Quiet Reflection


The quiet reflection service is a guided meditation on the readings for the week, accompanied by a couple of hymns.  It starts at 1pm on Thursdays, and runs for about 40 minutes.

Quiet Reflection for 2018  will continue every week until the 20th December.

Following is the service for the 13th September 2018 .      Silence 13Sep18       If you click on it, it should open in your browser. (To return to the page, press the ‘back’ button in your browser.)

Alternatively, you may  just read the whole  text below.



      Pentecost 17                 13th September 2018

Losing one’s life is the way to find it! This is not abandonment of self care, but abandonment of preoccupation with building and maintaining a self at the expense of others, disempowering and impoverishing others.


picking up cross




Hymn: 730 Jesus remember me (5 times)


Mark 8: 31-38      (J B Phillips New Testament, abridged)

Jesus then began to teach them that it was inevitable that the Son of Man should go through much suffering and be utterly repudiated by the elders and chief priests and scribes, and be killed, and after three days rise again. He told them all this quite bluntly. This made Peter draw him on one side and take him to task about what he had said. But Jesus turned and faced his disciples and rebuked Peter. “Out of my way, Satan!” he said. “Peter, you are not looking at things from God’s point of view, but from a human’s!”

34-38 Then he called his disciples and the people around him, and said to them, “If anyone wants to follow in my footsteps, they must give up all right to themselves, take up their cross and follow me. The person who tries to save their life will lose it; it is the person who loses their life for my sake and the Gospel’s who will save it. What good can it do a person to gain the whole world at the price of their own soul? What can a person offer to buy back their soul once they has lost it? If anyone is ashamed of me and my words in this unfaithful and sinful generation, the Son of Man will be ashamed of them when he comes in the Father’s glory with the holy angels around him.”


The Cross and the Gospels are unveiling the founding mechanism of all worldly prestige, all forms of sacredness and all forms of cultural meaning. A process is taking place below the surface, and it has no precedence. It discredits and demonstrates all the gods of violence, since it reveals the true God, who has not the slightest violence. Since the time of the Gospels, people as a whole have always failed to comprehend this mystery, and do so still. So no empty threat or gratuitous nastiness is involved in the text’s saying exactly what has always been happening and what will continue to happen, (“lose their soul”) despite the fact that present-day circumstances combine to make the revelation ever more plain.                 René Girard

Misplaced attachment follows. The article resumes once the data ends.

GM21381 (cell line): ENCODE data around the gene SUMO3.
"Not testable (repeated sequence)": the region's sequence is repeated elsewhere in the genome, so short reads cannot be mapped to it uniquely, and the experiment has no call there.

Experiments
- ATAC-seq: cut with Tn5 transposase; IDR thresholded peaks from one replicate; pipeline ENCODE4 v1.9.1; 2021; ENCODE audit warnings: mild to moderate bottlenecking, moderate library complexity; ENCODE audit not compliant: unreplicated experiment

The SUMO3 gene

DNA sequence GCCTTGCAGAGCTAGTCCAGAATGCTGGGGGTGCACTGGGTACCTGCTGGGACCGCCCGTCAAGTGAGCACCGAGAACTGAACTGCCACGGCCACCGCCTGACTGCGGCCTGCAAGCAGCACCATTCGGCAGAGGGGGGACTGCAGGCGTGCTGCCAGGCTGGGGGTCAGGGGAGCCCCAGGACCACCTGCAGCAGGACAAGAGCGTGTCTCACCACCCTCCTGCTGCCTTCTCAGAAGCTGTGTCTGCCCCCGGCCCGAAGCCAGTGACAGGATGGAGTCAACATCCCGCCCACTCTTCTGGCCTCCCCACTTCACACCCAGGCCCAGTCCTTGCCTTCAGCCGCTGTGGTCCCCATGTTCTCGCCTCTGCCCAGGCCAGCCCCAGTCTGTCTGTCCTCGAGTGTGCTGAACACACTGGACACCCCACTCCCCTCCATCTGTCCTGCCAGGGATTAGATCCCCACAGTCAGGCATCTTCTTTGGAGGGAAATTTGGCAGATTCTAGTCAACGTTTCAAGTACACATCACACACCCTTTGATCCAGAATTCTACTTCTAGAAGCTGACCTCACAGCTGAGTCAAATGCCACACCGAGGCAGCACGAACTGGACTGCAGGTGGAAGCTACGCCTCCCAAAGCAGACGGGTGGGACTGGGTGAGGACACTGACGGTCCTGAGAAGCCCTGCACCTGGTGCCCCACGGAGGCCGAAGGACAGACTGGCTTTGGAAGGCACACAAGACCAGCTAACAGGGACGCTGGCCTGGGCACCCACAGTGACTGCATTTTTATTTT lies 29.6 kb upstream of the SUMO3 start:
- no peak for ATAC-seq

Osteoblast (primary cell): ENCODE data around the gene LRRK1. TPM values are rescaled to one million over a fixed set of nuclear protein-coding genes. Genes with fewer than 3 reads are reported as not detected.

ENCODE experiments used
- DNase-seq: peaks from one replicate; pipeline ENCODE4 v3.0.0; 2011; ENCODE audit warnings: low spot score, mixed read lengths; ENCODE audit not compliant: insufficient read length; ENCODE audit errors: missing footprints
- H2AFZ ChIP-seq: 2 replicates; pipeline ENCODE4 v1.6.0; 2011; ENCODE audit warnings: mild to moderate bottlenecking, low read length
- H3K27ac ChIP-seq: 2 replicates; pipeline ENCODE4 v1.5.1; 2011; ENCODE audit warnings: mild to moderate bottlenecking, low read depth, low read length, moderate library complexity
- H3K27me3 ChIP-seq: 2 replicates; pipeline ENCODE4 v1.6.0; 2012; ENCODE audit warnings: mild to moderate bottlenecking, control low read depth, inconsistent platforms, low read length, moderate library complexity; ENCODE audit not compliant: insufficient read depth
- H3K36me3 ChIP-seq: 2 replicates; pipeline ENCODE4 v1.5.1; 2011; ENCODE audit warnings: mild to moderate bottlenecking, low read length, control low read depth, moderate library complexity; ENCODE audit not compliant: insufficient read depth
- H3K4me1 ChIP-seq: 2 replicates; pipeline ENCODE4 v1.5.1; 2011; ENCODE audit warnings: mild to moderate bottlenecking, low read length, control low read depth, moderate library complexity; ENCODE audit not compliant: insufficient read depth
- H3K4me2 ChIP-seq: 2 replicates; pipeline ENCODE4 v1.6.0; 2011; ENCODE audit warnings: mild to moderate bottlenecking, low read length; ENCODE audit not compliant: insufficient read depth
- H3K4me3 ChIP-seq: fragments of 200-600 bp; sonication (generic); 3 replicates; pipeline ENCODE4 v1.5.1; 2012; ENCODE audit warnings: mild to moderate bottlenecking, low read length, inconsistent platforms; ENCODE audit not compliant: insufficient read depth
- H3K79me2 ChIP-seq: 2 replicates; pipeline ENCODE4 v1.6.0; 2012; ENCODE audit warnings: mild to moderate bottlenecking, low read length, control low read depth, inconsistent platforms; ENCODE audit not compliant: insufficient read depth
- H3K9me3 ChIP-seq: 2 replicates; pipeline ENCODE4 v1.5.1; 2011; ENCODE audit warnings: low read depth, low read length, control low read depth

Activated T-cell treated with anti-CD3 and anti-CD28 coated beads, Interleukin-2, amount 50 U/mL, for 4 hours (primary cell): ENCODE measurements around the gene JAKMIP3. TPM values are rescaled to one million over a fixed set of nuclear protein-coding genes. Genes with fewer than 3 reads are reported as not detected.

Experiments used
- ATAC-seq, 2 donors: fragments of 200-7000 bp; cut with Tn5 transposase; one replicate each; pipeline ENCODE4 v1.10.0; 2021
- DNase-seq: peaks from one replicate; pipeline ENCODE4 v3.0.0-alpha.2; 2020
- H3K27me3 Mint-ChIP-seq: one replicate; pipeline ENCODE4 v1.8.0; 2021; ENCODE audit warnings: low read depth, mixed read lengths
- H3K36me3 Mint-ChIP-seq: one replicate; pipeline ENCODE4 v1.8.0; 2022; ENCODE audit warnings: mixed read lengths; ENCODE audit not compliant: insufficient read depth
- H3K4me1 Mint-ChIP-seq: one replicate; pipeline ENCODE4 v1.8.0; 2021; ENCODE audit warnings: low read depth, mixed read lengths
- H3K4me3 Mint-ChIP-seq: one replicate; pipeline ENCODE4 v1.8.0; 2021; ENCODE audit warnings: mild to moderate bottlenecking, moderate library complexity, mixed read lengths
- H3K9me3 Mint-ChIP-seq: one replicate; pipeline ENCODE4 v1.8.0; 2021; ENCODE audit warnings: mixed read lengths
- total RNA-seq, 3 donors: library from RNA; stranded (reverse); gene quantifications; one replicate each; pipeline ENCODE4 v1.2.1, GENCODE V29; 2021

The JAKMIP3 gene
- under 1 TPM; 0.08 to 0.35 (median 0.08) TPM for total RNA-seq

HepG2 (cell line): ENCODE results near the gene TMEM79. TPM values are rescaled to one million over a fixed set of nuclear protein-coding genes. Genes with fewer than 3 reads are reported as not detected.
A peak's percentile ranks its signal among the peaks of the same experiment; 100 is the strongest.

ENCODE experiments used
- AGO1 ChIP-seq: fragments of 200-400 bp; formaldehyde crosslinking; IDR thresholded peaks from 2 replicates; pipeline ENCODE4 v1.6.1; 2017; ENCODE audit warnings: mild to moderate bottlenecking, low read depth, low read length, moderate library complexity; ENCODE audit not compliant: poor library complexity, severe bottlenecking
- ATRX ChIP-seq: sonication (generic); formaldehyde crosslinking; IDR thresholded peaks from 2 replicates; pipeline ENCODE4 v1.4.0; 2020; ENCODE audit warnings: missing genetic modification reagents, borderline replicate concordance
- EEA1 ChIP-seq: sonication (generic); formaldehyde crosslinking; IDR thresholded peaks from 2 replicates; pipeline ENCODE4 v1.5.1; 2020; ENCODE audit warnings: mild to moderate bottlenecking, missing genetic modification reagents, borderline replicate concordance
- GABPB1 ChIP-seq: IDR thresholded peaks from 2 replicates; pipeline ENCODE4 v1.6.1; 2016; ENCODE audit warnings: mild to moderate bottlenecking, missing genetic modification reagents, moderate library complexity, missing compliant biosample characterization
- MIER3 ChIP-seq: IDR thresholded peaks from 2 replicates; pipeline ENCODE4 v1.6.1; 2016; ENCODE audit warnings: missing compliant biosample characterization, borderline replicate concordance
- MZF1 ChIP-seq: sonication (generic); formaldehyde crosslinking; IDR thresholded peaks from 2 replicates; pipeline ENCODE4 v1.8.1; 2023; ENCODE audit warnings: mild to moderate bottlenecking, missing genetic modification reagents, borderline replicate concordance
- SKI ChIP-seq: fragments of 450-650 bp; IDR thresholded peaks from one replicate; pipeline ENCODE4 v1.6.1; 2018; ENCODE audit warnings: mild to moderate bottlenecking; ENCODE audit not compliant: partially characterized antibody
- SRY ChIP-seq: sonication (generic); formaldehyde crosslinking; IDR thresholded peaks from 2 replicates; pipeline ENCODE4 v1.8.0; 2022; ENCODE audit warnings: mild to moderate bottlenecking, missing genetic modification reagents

For us, as for those who first heard the Gospel, the stone, Jesus, rejected by the builders has become the permanent stumbling block. By refusing to listen to what is being said to us, we are creating a fearsome destiny for ourselves. And there is no one, except ourselves, who can be held responsible. Christ plays this role of stumbling block for all who remain scandalized by the wisdom embodied in the text. His role is paradoxical, since he offers not the slightest hold to any form of rivalry or mimetic interference. There is no acquisitive desire in him. As a consequence, any will that is really turned toward Jesus will not meet with the slightest of obstacles. His yolk is easy and his burden is light. With him, we run no risk of getting caught up in the evil opposition when people are in imitative rivalry, often escalating to violence.                     René Girard


Mark makes it plain. Only as the suffering Son of Man is Jesus the Messiah. Jesus the Messiah will be vulnerable. He is on the way to Jerusalem. His crowning will be on a cross with a crown of thorns. Mark’s portrait of Jesus subverts popular norms of greatness and power. Why does Mark portray Jesus like this? It has something to do with his understanding of God and his understanding of what it means to be human, to be a disciple. The latter could not be clearer, when we read 8:34-37. Losing one’s life is the way to find it! This is not abandonment of self care, but abandonment of preoccupation with building and maintaining a self at the expense of others, disempowering and impoverishing others.                   William Loader





I don’t know whether I have become more holy,

more obedient,

more prayerful.

I doubt there is



in spite of all my efforts.

But there are


people on my way

struggling like me and

sharing their inadequacy and their triumphs like me.

That helps.

Reinhild Traitler

Hymn: 583 Take up your cross


take up cross












































One thought on “Quiet Reflection

Leave a Reply